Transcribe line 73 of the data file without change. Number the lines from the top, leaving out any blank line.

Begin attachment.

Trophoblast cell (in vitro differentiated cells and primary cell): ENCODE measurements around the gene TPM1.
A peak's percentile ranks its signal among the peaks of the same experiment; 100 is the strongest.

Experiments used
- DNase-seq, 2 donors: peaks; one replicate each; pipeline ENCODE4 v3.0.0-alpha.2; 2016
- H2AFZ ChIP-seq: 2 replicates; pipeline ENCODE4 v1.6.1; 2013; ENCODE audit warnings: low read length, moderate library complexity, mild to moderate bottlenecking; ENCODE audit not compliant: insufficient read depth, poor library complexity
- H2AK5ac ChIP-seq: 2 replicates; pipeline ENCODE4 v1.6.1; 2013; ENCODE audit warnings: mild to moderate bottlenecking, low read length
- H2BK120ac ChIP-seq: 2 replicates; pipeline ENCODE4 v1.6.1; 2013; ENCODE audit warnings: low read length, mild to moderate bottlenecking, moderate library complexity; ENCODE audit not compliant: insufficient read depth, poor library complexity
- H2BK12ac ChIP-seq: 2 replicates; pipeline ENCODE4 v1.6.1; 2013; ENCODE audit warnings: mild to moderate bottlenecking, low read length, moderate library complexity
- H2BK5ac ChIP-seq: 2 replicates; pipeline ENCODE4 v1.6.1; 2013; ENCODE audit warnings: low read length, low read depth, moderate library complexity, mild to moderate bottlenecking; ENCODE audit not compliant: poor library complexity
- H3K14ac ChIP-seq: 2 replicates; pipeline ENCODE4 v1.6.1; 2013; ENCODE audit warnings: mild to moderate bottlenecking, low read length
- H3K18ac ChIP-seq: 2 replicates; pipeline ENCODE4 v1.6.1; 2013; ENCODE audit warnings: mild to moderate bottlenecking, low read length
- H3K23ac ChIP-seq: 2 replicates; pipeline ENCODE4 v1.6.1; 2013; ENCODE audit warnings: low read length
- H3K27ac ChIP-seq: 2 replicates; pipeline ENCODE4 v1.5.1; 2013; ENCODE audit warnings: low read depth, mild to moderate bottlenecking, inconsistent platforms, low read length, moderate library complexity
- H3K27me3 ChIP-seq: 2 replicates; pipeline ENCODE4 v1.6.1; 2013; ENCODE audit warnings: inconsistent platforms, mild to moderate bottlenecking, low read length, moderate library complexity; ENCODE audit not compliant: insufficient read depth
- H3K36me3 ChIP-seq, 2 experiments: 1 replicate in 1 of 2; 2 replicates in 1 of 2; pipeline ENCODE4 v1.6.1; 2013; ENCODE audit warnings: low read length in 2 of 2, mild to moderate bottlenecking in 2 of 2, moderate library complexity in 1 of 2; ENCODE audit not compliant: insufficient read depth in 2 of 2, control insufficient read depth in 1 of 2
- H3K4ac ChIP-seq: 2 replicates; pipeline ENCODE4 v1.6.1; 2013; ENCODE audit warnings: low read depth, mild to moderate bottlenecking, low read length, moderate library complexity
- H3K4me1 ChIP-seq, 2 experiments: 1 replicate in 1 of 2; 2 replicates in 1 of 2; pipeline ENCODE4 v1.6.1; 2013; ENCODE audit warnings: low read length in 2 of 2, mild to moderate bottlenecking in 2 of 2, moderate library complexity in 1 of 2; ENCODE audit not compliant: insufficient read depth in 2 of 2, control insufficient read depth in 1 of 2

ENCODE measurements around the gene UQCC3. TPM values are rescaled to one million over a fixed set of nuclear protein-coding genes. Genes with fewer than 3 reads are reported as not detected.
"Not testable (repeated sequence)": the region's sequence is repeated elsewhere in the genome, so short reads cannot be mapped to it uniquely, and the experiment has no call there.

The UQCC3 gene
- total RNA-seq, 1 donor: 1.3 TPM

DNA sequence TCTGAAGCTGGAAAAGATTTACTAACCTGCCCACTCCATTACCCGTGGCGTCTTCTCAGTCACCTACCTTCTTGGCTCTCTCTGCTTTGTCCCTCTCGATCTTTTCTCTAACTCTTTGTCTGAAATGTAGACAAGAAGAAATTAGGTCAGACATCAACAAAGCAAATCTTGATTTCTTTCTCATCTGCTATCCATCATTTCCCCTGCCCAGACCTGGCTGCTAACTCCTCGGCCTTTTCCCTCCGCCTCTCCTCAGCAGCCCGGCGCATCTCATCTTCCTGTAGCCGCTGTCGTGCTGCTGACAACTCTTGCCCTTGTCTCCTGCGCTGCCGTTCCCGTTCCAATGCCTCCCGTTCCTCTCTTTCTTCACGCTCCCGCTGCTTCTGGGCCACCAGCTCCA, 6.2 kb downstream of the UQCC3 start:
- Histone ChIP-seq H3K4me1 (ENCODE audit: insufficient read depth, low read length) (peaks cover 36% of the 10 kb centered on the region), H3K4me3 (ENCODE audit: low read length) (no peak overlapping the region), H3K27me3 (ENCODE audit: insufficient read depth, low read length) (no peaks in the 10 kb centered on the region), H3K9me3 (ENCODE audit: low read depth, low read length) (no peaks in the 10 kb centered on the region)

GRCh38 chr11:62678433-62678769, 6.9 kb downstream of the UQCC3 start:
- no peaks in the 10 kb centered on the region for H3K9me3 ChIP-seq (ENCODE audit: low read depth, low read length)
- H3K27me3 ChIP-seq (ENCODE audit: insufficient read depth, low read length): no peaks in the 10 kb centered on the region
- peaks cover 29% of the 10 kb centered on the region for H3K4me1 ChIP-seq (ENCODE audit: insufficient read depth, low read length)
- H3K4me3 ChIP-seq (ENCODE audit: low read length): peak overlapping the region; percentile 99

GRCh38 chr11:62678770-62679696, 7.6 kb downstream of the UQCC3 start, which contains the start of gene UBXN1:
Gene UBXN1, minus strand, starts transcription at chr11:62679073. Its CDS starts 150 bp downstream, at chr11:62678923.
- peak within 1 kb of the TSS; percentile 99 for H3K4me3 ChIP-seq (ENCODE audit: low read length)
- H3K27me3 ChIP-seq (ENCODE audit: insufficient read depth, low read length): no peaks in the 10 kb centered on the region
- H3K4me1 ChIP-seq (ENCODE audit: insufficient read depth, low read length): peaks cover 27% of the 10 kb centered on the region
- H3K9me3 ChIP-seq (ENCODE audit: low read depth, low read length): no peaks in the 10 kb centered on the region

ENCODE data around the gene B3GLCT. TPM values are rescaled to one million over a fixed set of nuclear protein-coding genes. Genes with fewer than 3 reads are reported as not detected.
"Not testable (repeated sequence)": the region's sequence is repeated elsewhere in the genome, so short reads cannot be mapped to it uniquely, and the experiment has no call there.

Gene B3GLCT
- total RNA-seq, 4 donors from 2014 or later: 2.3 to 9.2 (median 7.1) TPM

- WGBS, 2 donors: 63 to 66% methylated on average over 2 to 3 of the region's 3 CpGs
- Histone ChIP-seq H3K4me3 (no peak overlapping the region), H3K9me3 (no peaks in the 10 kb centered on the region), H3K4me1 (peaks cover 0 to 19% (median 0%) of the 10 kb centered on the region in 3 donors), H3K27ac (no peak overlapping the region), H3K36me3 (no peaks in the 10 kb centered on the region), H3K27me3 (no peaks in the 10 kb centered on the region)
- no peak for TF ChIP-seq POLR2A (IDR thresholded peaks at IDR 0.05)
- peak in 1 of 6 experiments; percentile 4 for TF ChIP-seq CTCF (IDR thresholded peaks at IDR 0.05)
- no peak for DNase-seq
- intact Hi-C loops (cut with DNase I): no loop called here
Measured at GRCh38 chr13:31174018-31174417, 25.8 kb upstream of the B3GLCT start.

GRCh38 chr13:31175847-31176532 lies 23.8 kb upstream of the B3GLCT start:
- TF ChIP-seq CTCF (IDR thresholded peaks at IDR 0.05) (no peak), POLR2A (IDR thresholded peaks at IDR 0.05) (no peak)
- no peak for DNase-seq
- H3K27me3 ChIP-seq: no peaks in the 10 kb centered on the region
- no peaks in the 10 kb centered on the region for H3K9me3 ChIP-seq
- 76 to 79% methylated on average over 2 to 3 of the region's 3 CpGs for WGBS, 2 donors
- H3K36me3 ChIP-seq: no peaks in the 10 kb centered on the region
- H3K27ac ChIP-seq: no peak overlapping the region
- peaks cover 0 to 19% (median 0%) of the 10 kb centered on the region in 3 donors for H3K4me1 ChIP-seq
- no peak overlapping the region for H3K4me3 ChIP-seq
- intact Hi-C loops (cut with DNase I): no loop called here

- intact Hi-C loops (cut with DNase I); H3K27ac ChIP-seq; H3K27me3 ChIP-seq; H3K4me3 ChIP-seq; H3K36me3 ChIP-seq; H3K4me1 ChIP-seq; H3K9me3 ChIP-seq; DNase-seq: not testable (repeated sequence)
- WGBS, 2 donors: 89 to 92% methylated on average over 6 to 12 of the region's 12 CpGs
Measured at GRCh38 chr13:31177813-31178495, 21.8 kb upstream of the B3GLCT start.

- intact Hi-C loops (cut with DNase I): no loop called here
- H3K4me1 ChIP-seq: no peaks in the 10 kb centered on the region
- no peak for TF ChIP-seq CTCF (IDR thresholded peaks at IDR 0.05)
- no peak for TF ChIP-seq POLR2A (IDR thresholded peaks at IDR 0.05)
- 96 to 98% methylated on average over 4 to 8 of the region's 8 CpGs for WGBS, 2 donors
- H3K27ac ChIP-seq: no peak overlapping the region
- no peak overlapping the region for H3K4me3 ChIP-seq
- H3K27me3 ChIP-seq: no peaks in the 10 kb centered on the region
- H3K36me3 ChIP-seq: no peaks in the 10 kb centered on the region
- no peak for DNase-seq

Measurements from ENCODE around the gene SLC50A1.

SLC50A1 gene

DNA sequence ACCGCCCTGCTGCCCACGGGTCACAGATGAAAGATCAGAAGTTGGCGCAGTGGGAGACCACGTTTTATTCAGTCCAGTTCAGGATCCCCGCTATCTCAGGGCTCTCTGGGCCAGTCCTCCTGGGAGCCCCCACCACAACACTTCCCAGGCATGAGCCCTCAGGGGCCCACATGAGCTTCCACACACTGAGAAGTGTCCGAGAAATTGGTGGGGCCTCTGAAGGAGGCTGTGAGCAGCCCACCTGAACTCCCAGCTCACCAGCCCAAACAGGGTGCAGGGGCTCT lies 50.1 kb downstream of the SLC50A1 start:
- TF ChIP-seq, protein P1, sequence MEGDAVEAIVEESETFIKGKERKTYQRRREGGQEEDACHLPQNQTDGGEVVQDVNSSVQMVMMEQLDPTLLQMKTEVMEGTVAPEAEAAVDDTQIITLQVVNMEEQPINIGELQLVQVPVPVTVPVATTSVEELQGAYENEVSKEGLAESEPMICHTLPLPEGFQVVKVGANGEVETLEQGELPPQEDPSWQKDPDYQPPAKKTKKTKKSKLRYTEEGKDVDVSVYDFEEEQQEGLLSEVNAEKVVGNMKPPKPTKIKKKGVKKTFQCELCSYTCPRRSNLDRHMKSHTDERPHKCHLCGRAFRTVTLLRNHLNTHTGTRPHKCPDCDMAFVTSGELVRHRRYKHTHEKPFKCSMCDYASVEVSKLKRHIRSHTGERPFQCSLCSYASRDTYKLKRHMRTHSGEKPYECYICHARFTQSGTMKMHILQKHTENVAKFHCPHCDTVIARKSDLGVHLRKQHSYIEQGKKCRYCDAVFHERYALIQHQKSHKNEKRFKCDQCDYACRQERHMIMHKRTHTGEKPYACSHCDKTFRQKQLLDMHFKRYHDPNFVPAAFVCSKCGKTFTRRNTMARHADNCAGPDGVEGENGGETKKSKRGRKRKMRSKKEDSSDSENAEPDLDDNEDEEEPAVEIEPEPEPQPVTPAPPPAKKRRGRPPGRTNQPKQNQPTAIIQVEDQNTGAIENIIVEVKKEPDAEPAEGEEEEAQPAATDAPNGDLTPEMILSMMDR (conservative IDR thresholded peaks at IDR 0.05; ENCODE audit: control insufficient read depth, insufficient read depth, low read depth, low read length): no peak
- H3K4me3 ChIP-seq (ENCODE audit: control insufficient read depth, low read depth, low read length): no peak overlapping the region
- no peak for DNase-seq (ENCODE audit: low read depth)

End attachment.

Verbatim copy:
- TF ChIP-seq, protein P1, sequence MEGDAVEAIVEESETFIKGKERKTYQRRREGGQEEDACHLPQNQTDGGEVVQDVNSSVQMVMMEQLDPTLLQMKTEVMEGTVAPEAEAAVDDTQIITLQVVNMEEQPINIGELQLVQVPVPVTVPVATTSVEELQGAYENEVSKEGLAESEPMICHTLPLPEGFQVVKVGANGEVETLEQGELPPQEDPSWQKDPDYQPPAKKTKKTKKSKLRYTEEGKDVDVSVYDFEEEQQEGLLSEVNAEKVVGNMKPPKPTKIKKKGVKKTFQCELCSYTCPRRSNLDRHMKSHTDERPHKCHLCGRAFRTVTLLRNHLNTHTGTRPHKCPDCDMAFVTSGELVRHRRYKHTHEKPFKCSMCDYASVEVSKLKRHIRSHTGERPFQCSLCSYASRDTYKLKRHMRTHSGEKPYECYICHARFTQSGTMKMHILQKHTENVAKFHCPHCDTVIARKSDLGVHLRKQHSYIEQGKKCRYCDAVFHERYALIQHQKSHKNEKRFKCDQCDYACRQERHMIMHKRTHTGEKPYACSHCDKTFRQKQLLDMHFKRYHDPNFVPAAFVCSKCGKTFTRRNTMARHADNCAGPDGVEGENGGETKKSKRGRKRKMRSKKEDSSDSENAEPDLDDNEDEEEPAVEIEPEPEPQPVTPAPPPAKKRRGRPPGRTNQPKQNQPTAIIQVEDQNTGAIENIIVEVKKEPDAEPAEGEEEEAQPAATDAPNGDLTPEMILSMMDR (conservative IDR thresholded peaks at IDR 0.05; ENCODE audit: control insufficient read depth, insufficient read depth, low read depth, low read length): no peak